Leeds Music Scene

How to be Humble by Proud Proud People

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Reviewed on 13th October 2010.


How to be Humble

By Proud Proud People

Firstly, I have to say: I love this album! It's only got seven tracks, so album, EP, whatever it is: I love it!

Secondly, I must admit that this has all made me a little depressed. I've only just started reviewing CDs, and I fear my career may very well have peaked a little early.

I was very excited, and a little apprehensive about starting writing reviews, but all that excitement is now but a hollow shell. The memory of it is grey and tarnished, like ash in my mouth, and I can't think about it without wanting to rip my balls off and post them immediately to this band's care-of address. My life is overshadowed and I am emasculated by the terrible truth!

Take note Leeds: the bar has been well and truly raised. We, and I include myself in this, have been given a harsh lesson by these kids from Sandbach, and can only take stock and try to move on with the rest of our lives as best we can.

But oh! What a beautiful and horrifying lesson it is.

Okay, okay, let's not all go burning our instruments, snapping our pens and castrating ourselves quite yet... I may have been a little purple in my prose just then, and perhaps I over-egged the hyperbole-omelette a weeny bit, but you get the point: this is better than anything I've heard in a long while. It takes a lot for me to get excited about new music - I look at the charts and want to publicly soil myself in protest; anything to distract at least some attention away from that stream of execrable toss, fired un-endingly from the pulsating, blue-veined industry cock - but rest assured, if I used my iPod, this album, EP, whatever would be going on it.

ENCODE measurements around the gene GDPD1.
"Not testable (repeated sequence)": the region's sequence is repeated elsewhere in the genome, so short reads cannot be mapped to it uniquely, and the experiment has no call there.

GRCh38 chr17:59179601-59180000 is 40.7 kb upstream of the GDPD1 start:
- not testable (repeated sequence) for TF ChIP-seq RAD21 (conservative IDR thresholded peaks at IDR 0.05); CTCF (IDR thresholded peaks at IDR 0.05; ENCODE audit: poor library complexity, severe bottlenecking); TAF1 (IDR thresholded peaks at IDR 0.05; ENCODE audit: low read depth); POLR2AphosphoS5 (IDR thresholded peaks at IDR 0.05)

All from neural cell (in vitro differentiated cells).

This is a brand of melancholy, beautiful, upbeat, downbeat, soulful, poignant and downright catchy indie-folk-pop that I've caught slight glimpses of in things like Sigur Ros; perhaps it's the uplifting brass sections, though it's much less orchestral in its delivery. It also reminds me a little of First Aid Kit, but with a more upbeat and indie vibe.

That kind of explains my next mental leap - that being that one of the vocals is often delivered in a low, colloquial boom, and brings to mind The Futureheads for some reason, even though their vocals aren't anywhere near as bassy and they're Mackems.

The brass section brings the whole thing alive, and I defy you not to enjoy it!

Whatever, these cheeky buggers are playing Escobar on 15th October in Leeds, and unless my legs drop off, I'll be there too... possibly to show my support... probably to tell them that they've ruined everyone's lives.



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